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If you are new to online privacy, you may wonder what sensitive data is under the CCPA. Many of the best websites and online shopping platforms have adopted a number of practices that could impact consumer privacy, which is where the CCPA comes in. So what is the CCPA, what is considered sensitive data, and how does this help consumers? Keep reading to find out.
For more information, read up on filing a CCPA data deletion request, what the CPRA considers sensitive personal info, what the CCPA email opt-in process is, and what the CCPA is in general.
Other states, such as Virginia, have similar regulations on the books beyond California.
CCPA stands for the California Consumer Privacy Act, which is a comprehensive online privacy initiative that primarily benefits California citizens but extends to anyone who uses online services by California-based entities. This act, and the associated regulatory agency, keep an eye on Internet privacy. The act was passed in 2018 and instituted a number of rights for Internet users, such as the right to know about the personal information that is collected and the right to opt-out of the sale of that personal information.
The act also pays special attention to sensitive data as it pertains to security breaches.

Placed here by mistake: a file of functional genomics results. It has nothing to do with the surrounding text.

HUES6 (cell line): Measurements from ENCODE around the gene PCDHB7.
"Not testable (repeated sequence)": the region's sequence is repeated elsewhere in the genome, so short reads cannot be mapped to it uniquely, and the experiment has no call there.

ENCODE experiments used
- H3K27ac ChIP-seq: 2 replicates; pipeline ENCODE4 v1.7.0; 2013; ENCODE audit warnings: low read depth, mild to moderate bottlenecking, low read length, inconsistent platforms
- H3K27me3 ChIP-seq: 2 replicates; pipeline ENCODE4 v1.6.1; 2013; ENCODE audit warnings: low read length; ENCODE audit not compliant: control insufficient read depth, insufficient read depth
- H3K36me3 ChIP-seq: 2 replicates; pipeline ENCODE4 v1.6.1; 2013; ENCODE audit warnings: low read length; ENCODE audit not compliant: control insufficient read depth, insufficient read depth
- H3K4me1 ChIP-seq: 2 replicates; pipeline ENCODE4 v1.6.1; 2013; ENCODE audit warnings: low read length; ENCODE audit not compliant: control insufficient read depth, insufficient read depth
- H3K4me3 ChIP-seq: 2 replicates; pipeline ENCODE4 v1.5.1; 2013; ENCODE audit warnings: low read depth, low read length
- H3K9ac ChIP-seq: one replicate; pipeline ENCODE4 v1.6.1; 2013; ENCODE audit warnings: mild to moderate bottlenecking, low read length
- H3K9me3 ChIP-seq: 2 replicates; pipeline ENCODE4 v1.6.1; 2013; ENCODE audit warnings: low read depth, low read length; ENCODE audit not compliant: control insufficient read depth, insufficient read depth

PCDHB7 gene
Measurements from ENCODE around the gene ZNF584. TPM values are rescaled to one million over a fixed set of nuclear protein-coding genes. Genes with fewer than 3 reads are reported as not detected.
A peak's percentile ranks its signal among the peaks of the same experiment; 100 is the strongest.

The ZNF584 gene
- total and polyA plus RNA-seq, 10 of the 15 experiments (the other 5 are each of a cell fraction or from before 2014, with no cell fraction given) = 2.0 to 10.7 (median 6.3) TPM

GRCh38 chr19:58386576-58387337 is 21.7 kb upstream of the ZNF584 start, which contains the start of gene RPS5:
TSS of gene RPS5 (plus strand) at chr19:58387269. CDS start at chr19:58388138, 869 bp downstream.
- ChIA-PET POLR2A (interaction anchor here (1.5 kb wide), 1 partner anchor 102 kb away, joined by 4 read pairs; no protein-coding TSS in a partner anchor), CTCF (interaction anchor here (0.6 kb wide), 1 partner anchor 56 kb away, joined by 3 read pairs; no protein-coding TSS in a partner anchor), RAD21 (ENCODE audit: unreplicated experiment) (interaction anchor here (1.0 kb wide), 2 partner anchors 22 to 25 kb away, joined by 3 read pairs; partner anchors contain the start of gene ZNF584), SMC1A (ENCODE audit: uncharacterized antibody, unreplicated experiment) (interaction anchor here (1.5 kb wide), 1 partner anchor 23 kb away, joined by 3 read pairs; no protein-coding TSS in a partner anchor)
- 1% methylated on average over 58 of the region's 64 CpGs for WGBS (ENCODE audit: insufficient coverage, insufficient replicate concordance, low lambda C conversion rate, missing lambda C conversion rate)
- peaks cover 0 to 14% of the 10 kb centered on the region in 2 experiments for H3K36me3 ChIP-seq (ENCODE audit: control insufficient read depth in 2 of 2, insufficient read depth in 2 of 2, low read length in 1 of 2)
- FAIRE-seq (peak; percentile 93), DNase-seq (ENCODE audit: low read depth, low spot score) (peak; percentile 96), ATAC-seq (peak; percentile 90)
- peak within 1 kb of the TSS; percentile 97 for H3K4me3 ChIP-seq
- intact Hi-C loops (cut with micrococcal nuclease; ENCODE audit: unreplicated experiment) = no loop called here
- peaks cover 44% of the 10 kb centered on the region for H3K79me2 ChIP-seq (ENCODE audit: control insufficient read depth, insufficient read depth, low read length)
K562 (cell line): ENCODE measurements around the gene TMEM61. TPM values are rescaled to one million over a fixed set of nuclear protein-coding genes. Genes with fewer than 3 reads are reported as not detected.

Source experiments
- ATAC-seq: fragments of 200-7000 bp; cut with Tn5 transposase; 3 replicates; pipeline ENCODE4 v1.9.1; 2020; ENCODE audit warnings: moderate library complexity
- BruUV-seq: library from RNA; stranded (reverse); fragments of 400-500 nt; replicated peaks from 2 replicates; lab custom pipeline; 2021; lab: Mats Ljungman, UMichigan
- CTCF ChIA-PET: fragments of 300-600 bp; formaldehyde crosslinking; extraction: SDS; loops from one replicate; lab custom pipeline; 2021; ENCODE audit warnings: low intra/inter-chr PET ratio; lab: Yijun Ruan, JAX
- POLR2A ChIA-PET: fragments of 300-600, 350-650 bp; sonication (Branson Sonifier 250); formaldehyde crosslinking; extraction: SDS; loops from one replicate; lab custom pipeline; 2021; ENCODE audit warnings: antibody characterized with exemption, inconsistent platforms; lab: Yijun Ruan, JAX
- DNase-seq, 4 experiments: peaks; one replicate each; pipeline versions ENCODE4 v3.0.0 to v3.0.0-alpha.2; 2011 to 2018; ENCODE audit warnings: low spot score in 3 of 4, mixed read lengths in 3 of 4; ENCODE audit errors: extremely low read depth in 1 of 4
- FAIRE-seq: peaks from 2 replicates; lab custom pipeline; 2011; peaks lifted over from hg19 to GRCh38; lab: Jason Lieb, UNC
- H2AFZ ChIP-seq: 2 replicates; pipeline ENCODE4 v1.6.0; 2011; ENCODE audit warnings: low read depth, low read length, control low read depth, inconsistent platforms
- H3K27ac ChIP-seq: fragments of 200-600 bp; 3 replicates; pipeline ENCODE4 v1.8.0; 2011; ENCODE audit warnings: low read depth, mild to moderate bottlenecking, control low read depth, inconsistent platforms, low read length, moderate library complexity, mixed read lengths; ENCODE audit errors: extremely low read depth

The CCPA mandates that consumers receive a notification when sensitive data is acquired via a security breach. But what constitutes sensitive data? Let’s take a look.
If hackers snap up your government-issued photo ID, that is considered personal information and falls under the purview of the CCPA. Personal information may also include boilerplate stuff like name, age, address, and phone number, but this depends on the fine print of the service you use. Remember that long terms of service agreement you didn’t read? Some of these contracts force turn your personal information into a free-for-all. If that is the case, then this information would not fall under the CCPA’s mandate.
In nearly all cases, financial information falls under the purview of the CCPA, as leaking this data could cause permanent harm to the consumer. This includes bank login information, such as passwords, financial account details, debit card numbers or credit card numbers, security access codes, and various credentials that allow access to a banking account. It is considered sensitive data if it can be used for identity theft.
STAT: Businesses are required to give consumers certain notices explaining their privacy practices. The CCPA applies to many businesses, including data brokers. (source)
A consumer’s race, religious affiliation, gender, and sexuality are all off-limits here and fall under the CCPA’s mandate. In other words, it is illegal for the company not to inform you of the incident if a hacker snaps up any of this information.